~Dorothy Nevill Gossips, especially vicious ones, have a way of alienating others all by themselves.; Dave & Dee’s free advice Internet site. Dave has an MD, and Dee a PhD

These quotations illustrate the mixed message at play in the workplace, and elsewhere; we both love and hate gossip. One manager of a ten-member work group ventured, “Gossip is destructive to team spirit. It can make the workplace hostile. It should be illegal. Spreading rumors should be against corporate policy. I think it should be terminable behavior.” I replied to him that creating such a rule with termination as the end result will pose two questions that are difficult to answer: First, since rumors are so fleeting and pervasive, how will you identify the originator with certainty? Second, once the rumor has been spotted, will you terminate everyone down the line who communicated it? A staff of ten might end up being less than two. Working solo then should stop gossip.

The Friendly Message Of Silence. Too much talk distracts. As I worked on my speech, I thought about how golf crowds at tournament differ from crowds watching team sports such as basketball and football. Ugly displays have soured my attendance at basketball games, a game I have enjoyed since my youth. Today’s basketball crowds frequently make distracting noise and movement while a player is concentrating on shooting a free throw, and at football games they are far from quiet when an opposing quarterback is calling signals. Golf rules make such distracting behavior just what it is; rude and malicious.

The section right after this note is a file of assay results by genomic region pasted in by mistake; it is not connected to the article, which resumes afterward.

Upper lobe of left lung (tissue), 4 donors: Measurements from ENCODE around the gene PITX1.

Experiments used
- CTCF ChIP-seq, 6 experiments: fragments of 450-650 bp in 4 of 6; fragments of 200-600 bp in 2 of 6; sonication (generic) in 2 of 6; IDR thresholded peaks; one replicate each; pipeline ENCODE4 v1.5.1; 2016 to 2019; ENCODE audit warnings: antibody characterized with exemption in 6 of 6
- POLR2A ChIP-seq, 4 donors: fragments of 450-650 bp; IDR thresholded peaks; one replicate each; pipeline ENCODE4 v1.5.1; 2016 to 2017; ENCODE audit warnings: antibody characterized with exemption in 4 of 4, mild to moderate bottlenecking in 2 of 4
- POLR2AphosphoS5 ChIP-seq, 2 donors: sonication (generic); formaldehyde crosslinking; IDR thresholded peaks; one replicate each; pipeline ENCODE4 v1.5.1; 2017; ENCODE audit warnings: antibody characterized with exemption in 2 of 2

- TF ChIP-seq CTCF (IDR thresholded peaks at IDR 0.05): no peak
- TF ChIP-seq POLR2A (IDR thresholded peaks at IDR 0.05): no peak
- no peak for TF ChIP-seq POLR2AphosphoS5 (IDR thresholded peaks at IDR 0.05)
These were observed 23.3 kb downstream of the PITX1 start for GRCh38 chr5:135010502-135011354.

One of golf’s most important rules is silence. Jim Corbett in The General Concepts of Good Golf Etiquette explains: Golf is a game that requires a lot of concentration. If you are trying to make a putt, or hit your tee shot into a narrow Fairway, it will be much more difficult if someone is laughing, rattling their clubs, or running around the tee or green. Quiet is required on the golf course. Golf requires lots of concentration, and even if the people in your immediate group don’t seem to be bothered, there are other groups all around you. So keep you voice down.  Gary McCord in Golf for Dummies admonishes: Don’t talk while someone is playing a stroke. Give your partners time and silence while they are analyzing the situation, making their practice swings, and actually making their swing for real. Don’t stand near them or move about, either, especially when you’re on the greens. Stay out of their peripheral vision while they are putting. Don’t stand near the hole or walk between your partner’s ball and the hole. Even be mindful of your shadow. The line of a putt,” the path it must follow to the hole,” is holy ground.

Might this be a rule and advice that should be posted in the workplace? What is an assertive way to stop over-talkative people in your workplace? These are usually people who come into your office or work station and have a small bit of information that is important but end up staying at least 15 minutes. This ruins your train of thought on the task at hand. Sometimes they do not even have anything relevant about work to say! Is there any behavioral clue or gesture you could use besides just saying, “Say it and Leave?” How would you cope with a co-worker who is a busybody?